Tuesday, March 25, 2014

Passage to Nuka Hiva, Day 15

Date: Mar 25, 2014
00° 07' N 131° 41' W
Previous 24 hour run: 133nm
Water Temp: 81.5
Wind: ENE 9. Boat: 5 @ 190T
Log: 12662
Distance to go: 746nm (Distance from the start 2794nm.)

I've been out for over fourteen days. The previous day's run (March 24th), over 24 hours, was 125nm.

I'm sailing peacefully and easily in the SE trade winds, making my way comfortably toward my destination. The sailing today has been just beautiful.

Yesterday wasn't as nice. I thought I might have passed through the ITCZ in my last blog report. That was wrong. There was more to come. The day started with squalls all around, but my sail plan, with a reef in my main and two in my genoa, was able to handle all the varying wind strengths easily. I turned the boat a little more downwind a couple of times to ease the loads, but that was all that was required. Starting in the early morning, around 4am, I started seeing sheet lightning and hearing thunder. This is one of the things which freaks me out the most about being at sea and being surrounded by rain - the possibility of thunder storms. Here they were, starting up. I didn't see any lightning strikes and only saw sheet lightning, but it kept me suitably freaked out for many hours. Finally the lightning died away. The squalls turned into continual rain. It was just a solid rain cloud, with no end in sight in any direction. This lasted for a while. The winds were light, down to around 7 knots with the seas being pretty confused - 4 to 5 feet high with waves from the NE, E and SE. I wasn't able to make very good progress but was able to maintain steerage the whole time, with the knot meter showing 0.0 knots but the GPS showing around 1 knot of speed. The Monitor was able to steer the whole time, so I was never totally becalmed. At around 4:30pm I broke through another set of squalls, looked ahead, and started seeing patches of blue surrounded by fluffy white clouds, far ahead. By 5:30pm, I was able to look behind me to see a lot of convection, squalls and grey clouds, but looking ahead and to either side I saw clouds which are typical of tradewind conditions. The wind had improved, I was moving well and thought that I had left the worst behind me.

I sailed all night with the waves gradually improving in character, with some SE waves - more orderly, much less confused. Their heights were also more suitable for the wind conditions I was in, something like 8 - 12 knots. Today, as I mentioned at the start, the sailing has been beautiful. I believe I passed through the ITCZ yesterday and hope to not see it again this trip! My ITCZ crossing was really painless compared to many of the stories I had heard. The whole trip I was expecting to spend at least a day, becalmed, looking out at glassy seas. I was wondering if I would be patient enough to wait for wind to arrive, or if I would just turn on the engine and motor until I found wind. This latter is a popular strategy among many sailboats which make this trip. Well, it turned out that I was able to sail through the whole way, with two periods of very slow progress, but I was never quite becalmed.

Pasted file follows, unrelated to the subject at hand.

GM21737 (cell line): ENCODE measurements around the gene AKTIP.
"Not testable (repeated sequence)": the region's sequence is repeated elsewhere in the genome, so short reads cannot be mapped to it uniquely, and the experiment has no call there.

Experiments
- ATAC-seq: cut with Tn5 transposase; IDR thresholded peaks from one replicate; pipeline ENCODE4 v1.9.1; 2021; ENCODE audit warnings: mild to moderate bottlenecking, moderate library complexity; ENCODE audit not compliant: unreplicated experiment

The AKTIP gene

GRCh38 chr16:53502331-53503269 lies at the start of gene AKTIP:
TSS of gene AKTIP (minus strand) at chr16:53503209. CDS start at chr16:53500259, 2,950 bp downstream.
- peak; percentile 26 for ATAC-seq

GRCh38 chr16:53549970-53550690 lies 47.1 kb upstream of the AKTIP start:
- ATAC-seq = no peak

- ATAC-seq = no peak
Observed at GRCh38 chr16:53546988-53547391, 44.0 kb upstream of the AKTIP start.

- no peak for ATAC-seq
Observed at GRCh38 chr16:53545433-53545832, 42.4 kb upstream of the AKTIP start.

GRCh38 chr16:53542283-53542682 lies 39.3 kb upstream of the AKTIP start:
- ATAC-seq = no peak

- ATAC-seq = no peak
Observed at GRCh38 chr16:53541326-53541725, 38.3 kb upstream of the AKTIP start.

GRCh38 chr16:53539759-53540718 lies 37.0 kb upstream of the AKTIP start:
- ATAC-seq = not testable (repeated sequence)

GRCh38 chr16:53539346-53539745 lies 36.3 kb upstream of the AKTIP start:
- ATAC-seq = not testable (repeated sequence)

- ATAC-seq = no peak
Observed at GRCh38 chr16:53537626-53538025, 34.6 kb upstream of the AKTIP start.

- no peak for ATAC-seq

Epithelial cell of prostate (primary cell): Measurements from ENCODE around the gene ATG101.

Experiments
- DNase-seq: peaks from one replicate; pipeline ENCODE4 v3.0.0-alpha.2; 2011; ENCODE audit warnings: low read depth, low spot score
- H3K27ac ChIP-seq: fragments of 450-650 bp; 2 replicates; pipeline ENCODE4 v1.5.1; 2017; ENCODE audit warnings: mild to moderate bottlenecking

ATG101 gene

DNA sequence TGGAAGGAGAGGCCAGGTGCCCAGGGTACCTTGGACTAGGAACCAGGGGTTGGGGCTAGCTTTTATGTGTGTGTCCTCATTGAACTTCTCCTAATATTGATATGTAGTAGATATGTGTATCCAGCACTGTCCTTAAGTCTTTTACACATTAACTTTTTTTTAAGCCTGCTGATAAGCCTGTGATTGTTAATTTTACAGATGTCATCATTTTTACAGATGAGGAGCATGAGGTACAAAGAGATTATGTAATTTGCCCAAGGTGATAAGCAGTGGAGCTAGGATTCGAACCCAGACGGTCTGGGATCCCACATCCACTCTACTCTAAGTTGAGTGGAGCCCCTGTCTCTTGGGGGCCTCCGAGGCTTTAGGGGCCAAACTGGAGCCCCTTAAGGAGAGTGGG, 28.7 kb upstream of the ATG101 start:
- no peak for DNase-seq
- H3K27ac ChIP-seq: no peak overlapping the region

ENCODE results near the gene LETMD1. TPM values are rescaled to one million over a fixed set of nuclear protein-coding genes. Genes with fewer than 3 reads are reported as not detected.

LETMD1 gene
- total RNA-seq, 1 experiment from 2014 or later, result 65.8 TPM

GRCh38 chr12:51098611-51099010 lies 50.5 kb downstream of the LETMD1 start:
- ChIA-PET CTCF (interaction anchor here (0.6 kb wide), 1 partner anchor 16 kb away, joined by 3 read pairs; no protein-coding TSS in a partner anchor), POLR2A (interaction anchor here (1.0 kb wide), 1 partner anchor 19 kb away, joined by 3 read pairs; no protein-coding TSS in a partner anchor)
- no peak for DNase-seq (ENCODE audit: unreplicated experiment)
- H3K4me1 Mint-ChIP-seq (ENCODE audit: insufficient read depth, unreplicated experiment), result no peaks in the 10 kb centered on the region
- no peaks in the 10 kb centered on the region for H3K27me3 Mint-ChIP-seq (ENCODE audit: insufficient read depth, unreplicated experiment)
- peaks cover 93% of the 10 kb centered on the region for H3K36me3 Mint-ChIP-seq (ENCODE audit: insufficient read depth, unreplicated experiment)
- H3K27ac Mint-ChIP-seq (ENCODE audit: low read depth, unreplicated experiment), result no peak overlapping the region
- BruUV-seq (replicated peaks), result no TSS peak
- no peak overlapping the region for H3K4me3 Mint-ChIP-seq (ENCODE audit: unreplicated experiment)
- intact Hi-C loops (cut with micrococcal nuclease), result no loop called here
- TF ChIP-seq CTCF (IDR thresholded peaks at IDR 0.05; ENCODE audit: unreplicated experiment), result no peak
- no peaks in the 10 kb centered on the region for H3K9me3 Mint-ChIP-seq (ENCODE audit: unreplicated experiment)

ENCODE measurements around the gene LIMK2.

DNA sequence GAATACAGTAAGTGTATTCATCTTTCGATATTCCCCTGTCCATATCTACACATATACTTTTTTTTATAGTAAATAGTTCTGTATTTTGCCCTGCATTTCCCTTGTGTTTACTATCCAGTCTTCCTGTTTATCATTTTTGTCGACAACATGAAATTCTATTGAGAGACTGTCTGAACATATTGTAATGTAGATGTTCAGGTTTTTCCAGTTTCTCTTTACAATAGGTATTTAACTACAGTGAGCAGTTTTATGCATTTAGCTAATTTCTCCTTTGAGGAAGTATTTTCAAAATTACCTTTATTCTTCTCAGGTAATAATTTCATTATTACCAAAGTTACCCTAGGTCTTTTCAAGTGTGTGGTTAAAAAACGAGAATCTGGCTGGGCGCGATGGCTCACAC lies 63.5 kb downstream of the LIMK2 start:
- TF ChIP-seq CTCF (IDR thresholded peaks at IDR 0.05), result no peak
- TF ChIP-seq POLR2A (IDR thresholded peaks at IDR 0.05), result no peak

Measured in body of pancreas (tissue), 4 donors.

Of course, I may yet be becalmed. If the winds I am in really are the tradewinds - they are light. The GRIB weather forecast I have shows decent wind for a few days, and then starting to trail off. I'm hoping the forecast improves in a few more days.

Another milestone was passed yesterday. I sailed all day yesterday with the sun to my south. When the sun rose this morning, it rose slightly to my north. I've passed underneath the sun!

The last milestone which I will make in a few hours is my crossing of the equator. Yahoo! Southern hemisphere, here I come!

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  1. Lightening is no fun at sea. Ran into a good storm sailing to Bermuda last May with lightening all around but luckily we did not become a target. The seas went from good 10 footers to flat calm in a little over day. That is what is great about making a passage, you never know what you will get.

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  3. Your blog is wonderful, Craig! I may not comment often, but I'm following your descriptions of your trip with great interest! I hope the wind keeps up for you. Cheers! (just had to edit a typo)